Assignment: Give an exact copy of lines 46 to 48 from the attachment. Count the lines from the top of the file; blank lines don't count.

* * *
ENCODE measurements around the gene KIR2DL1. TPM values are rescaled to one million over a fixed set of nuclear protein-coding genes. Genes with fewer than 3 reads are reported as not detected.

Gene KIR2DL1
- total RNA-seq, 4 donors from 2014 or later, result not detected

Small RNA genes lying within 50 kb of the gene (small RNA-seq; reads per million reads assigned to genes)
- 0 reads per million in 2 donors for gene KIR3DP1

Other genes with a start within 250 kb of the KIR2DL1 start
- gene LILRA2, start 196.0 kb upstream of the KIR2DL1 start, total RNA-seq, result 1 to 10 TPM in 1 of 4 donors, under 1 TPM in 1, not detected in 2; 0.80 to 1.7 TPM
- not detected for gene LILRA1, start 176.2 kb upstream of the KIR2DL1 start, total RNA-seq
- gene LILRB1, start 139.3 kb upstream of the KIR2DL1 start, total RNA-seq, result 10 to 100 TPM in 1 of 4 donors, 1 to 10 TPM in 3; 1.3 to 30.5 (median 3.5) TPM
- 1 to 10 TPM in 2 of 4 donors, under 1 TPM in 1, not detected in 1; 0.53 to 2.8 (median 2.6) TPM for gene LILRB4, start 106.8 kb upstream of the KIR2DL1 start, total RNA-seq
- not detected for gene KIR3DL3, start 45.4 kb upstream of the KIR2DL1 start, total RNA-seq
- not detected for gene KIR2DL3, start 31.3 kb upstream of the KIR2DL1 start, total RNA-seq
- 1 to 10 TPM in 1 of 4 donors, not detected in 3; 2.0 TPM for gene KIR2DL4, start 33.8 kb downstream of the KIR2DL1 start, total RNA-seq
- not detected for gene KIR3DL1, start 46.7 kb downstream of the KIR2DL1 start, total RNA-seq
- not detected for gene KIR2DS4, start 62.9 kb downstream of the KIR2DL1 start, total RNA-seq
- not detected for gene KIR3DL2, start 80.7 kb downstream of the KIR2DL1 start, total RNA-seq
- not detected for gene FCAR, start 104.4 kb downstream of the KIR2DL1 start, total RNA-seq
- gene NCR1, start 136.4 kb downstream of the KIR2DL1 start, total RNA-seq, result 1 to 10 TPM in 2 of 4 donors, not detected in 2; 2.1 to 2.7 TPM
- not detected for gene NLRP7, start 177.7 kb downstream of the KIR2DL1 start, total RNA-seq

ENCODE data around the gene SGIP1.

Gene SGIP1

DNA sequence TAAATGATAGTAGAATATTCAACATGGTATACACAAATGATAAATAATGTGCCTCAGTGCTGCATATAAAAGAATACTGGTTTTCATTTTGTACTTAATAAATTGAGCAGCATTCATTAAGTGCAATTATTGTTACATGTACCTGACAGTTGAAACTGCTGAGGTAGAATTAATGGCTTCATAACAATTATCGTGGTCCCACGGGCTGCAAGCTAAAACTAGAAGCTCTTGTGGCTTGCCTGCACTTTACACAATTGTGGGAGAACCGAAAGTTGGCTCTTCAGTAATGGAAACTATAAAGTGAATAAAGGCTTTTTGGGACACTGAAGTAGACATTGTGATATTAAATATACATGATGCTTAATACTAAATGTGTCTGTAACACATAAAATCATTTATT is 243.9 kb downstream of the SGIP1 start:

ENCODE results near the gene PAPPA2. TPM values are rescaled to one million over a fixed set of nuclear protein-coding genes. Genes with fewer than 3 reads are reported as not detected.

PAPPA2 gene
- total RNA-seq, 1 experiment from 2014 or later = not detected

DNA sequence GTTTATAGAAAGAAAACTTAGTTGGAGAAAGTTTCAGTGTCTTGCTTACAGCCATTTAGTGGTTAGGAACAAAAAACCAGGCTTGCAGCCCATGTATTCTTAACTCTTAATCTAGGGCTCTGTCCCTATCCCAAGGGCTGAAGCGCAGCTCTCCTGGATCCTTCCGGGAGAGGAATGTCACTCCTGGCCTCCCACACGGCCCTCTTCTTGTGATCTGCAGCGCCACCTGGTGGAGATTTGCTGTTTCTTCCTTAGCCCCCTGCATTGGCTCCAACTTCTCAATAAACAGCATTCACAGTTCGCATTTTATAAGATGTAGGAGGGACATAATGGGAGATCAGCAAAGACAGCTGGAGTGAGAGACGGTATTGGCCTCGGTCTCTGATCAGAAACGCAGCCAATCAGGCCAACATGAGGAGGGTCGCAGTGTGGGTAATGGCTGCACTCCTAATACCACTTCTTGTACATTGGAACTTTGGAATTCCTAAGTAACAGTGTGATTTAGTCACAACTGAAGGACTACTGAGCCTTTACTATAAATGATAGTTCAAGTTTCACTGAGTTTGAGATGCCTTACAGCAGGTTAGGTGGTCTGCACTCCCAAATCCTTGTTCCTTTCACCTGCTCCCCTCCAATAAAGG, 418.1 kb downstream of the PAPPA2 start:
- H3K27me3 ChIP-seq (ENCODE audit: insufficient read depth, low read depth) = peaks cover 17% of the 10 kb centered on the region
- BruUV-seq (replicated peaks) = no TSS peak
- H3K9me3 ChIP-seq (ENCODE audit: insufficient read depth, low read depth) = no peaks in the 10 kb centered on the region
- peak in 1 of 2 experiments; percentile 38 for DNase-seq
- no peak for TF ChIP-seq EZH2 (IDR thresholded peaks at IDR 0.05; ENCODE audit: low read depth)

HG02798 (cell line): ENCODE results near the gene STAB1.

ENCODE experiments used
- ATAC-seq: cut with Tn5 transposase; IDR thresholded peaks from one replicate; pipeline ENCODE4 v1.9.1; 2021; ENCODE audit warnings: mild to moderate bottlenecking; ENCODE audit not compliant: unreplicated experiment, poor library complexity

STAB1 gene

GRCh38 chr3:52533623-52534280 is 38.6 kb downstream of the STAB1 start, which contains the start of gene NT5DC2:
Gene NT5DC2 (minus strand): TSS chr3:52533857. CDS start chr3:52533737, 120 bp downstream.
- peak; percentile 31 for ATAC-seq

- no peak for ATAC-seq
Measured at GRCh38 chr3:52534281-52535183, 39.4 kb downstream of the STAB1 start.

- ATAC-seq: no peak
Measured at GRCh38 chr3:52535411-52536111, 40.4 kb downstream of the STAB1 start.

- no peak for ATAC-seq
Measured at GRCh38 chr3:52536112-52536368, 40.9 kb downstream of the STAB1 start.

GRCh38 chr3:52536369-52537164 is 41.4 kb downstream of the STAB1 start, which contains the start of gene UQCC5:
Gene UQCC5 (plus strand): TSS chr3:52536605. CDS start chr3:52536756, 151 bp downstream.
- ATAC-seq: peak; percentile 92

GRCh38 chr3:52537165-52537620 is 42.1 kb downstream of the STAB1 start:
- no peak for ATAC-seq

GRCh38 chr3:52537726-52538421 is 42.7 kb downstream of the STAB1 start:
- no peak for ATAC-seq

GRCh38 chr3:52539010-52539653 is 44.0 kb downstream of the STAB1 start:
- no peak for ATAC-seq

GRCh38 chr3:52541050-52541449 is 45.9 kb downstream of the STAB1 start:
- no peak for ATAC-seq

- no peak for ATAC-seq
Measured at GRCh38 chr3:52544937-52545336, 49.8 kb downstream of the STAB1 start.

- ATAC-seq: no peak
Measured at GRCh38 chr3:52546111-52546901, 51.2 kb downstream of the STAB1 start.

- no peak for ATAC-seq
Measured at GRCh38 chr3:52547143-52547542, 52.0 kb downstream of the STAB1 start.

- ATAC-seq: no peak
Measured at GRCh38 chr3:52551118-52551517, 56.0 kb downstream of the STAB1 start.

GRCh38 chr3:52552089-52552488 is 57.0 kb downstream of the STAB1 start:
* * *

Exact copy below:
Gene UQCC5 (plus strand): TSS chr3:52536605. CDS start chr3:52536756, 151 bp downstream.
- ATAC-seq: peak; percentile 92

GRCh38 chr3:52537165-52537620 is 42.1 kb downstream of the STAB1 start: